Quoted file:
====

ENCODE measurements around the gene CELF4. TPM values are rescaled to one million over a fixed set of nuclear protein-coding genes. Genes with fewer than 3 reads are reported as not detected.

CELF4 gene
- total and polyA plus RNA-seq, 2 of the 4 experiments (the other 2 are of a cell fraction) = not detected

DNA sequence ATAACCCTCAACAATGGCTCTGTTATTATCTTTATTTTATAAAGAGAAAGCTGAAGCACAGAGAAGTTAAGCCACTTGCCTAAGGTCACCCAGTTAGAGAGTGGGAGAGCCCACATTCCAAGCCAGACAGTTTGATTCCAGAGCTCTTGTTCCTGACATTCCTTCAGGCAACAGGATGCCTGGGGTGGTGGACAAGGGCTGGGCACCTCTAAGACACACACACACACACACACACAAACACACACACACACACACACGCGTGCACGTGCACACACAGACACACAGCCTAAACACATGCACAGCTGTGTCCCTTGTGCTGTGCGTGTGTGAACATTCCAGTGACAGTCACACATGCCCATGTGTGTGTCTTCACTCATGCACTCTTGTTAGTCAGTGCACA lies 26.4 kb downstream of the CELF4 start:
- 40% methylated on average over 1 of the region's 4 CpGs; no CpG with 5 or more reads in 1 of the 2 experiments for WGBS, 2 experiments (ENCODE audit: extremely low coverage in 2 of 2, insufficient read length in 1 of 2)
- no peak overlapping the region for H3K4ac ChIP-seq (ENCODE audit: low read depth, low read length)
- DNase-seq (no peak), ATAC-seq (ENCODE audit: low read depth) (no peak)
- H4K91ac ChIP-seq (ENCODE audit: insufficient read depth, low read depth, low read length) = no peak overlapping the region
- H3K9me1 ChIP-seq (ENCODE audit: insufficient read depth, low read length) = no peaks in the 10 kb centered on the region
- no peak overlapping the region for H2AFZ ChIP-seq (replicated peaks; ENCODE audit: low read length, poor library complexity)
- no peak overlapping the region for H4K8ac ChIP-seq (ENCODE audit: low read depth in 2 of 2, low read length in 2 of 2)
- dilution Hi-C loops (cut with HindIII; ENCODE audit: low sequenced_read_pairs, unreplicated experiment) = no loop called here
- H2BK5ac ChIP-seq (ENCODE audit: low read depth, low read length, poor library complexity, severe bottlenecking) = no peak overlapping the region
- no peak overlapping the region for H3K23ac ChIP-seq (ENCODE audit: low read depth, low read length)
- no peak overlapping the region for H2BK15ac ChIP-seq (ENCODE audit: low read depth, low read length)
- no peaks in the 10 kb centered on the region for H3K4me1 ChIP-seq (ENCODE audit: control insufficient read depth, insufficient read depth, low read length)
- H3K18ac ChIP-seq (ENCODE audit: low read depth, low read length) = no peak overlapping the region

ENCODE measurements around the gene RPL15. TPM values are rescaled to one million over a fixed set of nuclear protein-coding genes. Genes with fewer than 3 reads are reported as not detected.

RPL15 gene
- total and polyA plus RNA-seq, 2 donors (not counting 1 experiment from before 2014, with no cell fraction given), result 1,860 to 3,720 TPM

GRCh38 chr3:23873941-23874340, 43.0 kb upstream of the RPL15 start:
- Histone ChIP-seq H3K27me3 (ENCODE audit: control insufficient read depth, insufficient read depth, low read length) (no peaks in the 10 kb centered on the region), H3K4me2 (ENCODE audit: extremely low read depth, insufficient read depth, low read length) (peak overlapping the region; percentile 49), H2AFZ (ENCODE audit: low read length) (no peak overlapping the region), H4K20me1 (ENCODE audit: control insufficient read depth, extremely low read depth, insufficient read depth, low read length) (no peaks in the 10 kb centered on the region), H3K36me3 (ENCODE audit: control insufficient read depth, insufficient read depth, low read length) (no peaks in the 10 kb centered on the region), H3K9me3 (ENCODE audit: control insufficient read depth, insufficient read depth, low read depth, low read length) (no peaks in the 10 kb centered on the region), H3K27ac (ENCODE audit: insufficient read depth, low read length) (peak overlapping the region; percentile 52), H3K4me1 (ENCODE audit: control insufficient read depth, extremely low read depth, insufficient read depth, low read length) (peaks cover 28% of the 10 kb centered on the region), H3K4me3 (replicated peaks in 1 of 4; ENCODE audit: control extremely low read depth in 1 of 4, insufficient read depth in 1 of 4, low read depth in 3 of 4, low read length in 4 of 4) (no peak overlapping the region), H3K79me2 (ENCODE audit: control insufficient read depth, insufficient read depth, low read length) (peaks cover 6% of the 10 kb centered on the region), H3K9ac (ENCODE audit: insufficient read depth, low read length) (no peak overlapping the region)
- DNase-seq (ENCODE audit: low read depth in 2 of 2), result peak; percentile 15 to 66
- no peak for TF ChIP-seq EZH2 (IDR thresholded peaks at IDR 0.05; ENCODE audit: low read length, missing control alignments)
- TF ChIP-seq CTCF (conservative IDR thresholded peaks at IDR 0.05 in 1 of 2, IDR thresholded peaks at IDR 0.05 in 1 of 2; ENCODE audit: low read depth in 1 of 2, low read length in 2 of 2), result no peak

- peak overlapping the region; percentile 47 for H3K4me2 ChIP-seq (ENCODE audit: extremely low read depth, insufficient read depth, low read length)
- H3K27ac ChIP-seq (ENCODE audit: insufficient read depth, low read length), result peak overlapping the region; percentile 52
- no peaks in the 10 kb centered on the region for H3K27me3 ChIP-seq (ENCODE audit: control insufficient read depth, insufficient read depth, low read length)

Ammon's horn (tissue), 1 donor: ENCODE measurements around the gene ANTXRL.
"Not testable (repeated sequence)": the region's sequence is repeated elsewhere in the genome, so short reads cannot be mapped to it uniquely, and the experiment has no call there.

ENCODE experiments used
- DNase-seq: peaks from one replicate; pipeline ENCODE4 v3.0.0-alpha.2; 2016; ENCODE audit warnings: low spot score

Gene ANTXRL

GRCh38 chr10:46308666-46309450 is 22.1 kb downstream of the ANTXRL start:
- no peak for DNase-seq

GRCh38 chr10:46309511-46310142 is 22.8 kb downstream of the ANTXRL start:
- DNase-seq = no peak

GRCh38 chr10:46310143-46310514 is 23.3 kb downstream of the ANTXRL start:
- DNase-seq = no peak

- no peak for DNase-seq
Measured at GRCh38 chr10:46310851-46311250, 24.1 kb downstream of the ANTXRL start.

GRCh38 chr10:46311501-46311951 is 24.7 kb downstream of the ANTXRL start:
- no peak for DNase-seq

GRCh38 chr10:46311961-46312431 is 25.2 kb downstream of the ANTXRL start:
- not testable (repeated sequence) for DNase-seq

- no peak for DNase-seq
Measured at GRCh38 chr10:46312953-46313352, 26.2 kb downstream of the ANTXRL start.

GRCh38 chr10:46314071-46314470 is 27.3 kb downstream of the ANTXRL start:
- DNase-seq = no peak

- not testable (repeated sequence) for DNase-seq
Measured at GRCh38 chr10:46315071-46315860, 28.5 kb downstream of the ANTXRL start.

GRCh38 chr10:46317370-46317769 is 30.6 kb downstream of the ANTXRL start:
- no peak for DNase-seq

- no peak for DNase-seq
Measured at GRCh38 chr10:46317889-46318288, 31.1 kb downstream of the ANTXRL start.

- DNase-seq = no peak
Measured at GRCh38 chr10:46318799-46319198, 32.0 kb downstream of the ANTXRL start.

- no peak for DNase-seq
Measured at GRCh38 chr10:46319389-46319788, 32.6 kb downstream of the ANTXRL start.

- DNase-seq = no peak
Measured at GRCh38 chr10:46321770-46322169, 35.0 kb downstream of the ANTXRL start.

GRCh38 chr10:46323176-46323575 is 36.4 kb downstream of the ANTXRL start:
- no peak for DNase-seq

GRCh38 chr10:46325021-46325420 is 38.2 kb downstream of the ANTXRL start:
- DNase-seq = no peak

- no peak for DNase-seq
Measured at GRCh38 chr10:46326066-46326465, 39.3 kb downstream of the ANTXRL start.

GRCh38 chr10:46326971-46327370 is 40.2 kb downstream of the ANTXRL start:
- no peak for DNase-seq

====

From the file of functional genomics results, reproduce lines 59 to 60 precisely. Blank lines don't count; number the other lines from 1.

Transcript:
Measured at GRCh38 chr10:46319389-46319788, 32.6 kb downstream of the ANTXRL start.

- DNase-seq = no peak